The night ended the same way it began, with both bands onstage trading hits. EWF’s “September” led into Chicago’s “Free,” which featured the sax players from both bands sparring over a White bassline that recalled the finer moments of Maceo Parker and Bootsy Collins in James Brown’s band.

The bands nailed the night shut with a run on “Sing A Song,” “Does Anybody Know What Time It Is,” “Shining Star” and “25 or 4 to 6” that didn’t leave any other option but to dance. Three hours after taking the stage together, the musicians celebrated each other like a sports team winning the pennant. In a way, they had.

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Above: Neil Diamond delivers the excellent “Pretty Amazing Grace.”

By Joel Francis

The Kansas City Star

For nearly two hours on Monday night, Neil Diamond and his beautiful noise turned an arctic December evening to a hot August night.

After opening with high-energy performances of “Holly Holy” and “Beautiful Noise,” Diamond slowed down for “Love on the Rocks.” Strolling the perimeter of the stage, the applause swelled every time Diamond approached a new seating section. Although the Sprint Center wasn’t full – the end sections were curtained off up top – Diamond worked the crowd like he was playing a massive living room.

Diamond revisited the first side of his classic live album “Hot August Nights” with the one-two of “Crunchy Granola Suite” and “Done Too Soon.” He followed that up with a different, but equally moving pairing. Prefacing the autobiographical “Brooklyn Roads” with a story about growing up in the borough, Diamond performed the song as childhood photos floated by on the screens above the stage. It was followed by another song about New York, “I Am… I Said.”

The old songs were the highlights, but the new songs got the best performances. “Home Before Dark,” found Diamond seated on a stool at stage left, fingerpicking an acoustic guitar. “Pretty Amazing Grace” started with a stripped-down arrangement that worked its way into a calypso groove. It was on these numbers and the main-set closers of “Man of God” and “Hell Yeah” that Diamond’s singing was at its most heartfelt and expressive.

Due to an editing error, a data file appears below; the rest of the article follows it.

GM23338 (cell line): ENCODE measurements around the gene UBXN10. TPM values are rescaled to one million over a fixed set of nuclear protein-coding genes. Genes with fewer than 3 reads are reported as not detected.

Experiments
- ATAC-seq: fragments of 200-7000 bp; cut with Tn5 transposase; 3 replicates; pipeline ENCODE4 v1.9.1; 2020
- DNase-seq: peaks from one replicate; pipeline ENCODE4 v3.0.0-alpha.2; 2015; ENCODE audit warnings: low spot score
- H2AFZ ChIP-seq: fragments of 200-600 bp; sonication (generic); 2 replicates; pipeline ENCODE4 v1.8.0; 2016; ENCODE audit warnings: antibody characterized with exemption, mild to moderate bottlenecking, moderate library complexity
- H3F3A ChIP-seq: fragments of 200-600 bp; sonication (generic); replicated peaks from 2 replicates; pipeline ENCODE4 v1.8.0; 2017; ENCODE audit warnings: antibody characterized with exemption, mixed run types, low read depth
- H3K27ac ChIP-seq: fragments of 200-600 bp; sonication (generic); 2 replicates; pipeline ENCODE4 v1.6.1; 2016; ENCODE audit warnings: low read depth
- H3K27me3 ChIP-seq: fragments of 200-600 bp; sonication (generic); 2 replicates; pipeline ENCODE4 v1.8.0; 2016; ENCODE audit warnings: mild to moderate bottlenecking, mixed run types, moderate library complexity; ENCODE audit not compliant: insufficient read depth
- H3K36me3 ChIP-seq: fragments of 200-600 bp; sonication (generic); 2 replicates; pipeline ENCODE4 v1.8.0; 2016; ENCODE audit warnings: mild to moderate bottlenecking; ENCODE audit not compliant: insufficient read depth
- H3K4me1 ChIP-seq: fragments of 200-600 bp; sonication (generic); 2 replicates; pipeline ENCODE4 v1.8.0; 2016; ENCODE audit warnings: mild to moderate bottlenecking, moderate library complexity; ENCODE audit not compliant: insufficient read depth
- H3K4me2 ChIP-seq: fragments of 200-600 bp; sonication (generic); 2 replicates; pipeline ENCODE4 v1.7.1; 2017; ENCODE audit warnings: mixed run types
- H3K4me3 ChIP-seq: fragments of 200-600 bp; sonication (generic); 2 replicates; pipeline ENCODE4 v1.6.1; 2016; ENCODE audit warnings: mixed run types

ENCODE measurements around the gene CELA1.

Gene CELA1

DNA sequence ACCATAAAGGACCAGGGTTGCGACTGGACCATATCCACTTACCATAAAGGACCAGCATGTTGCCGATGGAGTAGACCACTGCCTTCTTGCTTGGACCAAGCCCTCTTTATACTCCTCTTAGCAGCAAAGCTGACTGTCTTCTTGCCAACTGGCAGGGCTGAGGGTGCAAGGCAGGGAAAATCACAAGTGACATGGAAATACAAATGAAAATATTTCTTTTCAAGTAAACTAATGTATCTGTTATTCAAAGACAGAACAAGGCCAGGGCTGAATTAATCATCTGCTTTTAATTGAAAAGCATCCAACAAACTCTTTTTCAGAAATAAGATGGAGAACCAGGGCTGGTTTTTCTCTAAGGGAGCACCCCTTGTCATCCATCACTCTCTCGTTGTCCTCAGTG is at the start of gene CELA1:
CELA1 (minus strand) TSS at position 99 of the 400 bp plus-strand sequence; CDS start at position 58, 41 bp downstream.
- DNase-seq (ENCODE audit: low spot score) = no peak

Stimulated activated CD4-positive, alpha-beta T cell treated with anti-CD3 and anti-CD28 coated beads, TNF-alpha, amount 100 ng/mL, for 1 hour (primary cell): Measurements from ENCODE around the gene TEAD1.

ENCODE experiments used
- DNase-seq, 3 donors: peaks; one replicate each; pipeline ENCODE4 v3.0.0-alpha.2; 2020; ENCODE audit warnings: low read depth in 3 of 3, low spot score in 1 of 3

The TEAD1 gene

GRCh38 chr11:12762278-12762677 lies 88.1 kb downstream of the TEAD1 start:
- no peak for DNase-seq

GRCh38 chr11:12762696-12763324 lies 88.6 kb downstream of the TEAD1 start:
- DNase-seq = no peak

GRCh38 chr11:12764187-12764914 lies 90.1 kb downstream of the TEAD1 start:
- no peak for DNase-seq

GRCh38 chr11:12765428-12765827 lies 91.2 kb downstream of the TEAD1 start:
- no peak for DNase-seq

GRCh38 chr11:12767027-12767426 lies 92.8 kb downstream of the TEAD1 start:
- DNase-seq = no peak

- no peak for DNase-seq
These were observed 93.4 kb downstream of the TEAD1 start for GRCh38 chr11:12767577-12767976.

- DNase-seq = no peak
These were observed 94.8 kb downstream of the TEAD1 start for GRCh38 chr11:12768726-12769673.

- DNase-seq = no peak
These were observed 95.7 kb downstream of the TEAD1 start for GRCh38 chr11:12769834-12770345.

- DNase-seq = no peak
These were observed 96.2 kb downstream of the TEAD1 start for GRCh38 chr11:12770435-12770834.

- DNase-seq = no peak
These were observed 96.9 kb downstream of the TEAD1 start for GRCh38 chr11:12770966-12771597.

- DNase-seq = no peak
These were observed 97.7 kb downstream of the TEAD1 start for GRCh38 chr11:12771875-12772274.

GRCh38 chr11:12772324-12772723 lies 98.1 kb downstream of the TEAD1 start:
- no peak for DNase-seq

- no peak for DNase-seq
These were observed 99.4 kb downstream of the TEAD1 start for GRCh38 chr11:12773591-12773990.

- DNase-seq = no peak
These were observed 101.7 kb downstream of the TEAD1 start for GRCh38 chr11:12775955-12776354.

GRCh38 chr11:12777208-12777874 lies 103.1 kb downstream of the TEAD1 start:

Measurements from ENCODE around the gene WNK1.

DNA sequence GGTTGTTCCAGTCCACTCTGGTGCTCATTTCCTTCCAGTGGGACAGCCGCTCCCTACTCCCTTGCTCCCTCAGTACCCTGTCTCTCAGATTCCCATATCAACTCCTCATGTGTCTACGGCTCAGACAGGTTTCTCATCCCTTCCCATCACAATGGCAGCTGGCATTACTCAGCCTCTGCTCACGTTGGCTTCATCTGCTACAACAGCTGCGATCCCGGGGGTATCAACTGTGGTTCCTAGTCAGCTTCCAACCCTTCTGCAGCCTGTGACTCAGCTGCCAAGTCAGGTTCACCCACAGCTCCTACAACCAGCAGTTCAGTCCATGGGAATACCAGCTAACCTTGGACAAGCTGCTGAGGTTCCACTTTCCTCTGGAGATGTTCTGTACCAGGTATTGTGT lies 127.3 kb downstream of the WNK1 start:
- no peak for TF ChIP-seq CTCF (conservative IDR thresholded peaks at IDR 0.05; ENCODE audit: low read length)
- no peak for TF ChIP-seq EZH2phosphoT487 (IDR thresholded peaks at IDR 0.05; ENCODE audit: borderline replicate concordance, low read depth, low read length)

Forgoing special effects, Diamond’s stage was decorated with his 13-piece band on a series of six risers that slid back and forth across the stage. As expected for such a large ensemble, the arrangements were epic and cinematic, recreating orchestras for “Play Me” and Cinemascope arrangements for “Crunchy Granola Suite.” The only time the band failed him was on a slowed-down reading of “Solitary Man.” Diamond’s new tempo made the song even lonelier, but the intrusion of the backup singers on the chorus broke the spell every time.

Despite working a notoriously audiophobic room with so many instruments, the sound was great. The mix was so precise individual instruments could be singled out without harming the overall sound.

The houselights came on for “Forever in Blue Jeans” and they stayed up for “Sweet Caroline.” That one had everyone on their feet and singing along like it was Fenway Park. Diamond was so pleased he gave the number a victory lap. Even though he has performed the song a million times and even though he had just performed it, Diamond sang with conviction, drawing out the last night as if he didn’t want it to end.

The night ended with the sure-fire crowd pleasers of “Cracklin’ Rosie,” “America” and Brother Love’s Traveling Salvation Show” that had everyone on their feet, singing along.

Setlist: Holly Holy/Beautiful Noise/Love on the Rocks/Play Me/Cherry Cherry/Home Before Dark/Don’t Go There/Pretty Amazing Grace/Crunchy Granola Suite/Done Too Soon/Brooklyn Roads/I Am…I Said/Solitary Man/Forever in Blue Jeans/Sweet Caroline/Sweet Caroline (reprise)/You Don’t Bring Me Flowers/I’m a Believer/Man of God/Hell Yeah//encores: Cracklin’ Rosie/America/Brother Love’s Traveling Salvation Show